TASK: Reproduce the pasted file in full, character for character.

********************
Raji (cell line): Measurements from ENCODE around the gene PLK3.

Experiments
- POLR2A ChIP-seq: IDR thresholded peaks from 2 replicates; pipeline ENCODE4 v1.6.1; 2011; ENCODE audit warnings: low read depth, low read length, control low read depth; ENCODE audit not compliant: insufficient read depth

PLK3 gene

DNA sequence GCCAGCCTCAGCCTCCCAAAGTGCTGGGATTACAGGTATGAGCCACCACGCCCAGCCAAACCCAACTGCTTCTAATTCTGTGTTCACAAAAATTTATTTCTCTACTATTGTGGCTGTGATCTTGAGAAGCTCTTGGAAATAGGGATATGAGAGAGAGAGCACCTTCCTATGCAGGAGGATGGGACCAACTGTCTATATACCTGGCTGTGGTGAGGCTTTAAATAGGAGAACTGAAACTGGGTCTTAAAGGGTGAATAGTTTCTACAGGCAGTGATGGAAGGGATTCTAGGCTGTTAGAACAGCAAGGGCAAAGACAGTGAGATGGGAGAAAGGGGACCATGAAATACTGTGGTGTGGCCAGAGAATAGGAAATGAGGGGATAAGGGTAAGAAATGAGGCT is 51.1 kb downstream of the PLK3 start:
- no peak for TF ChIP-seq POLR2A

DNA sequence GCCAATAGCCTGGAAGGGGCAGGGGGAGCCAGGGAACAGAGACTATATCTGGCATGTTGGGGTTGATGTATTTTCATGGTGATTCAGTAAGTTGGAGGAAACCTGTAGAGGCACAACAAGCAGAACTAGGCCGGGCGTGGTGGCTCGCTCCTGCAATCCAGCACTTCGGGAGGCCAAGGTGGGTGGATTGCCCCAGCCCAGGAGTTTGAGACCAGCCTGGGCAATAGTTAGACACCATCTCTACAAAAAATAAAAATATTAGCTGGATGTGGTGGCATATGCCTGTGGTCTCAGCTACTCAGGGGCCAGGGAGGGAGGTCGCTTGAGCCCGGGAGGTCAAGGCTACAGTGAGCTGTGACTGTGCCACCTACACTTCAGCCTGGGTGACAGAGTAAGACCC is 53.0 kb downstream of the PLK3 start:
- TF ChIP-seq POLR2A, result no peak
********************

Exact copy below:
Raji (cell line): Measurements from ENCODE around the gene PLK3.

Experiments
- POLR2A ChIP-seq: IDR thresholded peaks from 2 replicates; pipeline ENCODE4 v1.6.1; 2011; ENCODE audit warnings: low read depth, low read length, control low read depth; ENCODE audit not compliant: insufficient read depth

PLK3 gene

DNA sequence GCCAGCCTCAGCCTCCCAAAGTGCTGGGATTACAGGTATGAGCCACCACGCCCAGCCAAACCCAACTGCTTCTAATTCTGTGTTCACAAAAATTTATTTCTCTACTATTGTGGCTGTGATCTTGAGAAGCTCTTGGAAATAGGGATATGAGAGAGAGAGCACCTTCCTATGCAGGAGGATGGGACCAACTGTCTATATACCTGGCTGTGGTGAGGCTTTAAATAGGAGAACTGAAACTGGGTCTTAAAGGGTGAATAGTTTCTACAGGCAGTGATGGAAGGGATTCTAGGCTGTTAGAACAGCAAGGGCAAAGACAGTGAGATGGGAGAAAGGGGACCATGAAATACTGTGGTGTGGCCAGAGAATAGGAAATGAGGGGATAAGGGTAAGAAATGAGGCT is 51.1 kb downstream of the PLK3 start:
- no peak for TF ChIP-seq POLR2A

DNA sequence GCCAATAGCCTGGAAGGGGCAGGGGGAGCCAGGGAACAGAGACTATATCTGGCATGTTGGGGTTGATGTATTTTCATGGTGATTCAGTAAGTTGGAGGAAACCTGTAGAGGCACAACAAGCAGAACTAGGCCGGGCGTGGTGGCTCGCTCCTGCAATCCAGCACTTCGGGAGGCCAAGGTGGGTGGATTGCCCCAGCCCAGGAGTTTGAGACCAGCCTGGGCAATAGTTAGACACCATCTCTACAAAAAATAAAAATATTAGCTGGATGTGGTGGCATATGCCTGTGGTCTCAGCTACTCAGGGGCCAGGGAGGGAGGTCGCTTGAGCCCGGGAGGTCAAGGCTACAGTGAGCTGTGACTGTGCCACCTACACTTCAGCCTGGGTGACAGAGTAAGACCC is 53.0 kb downstream of the PLK3 start:
- TF ChIP-seq POLR2A, result no peak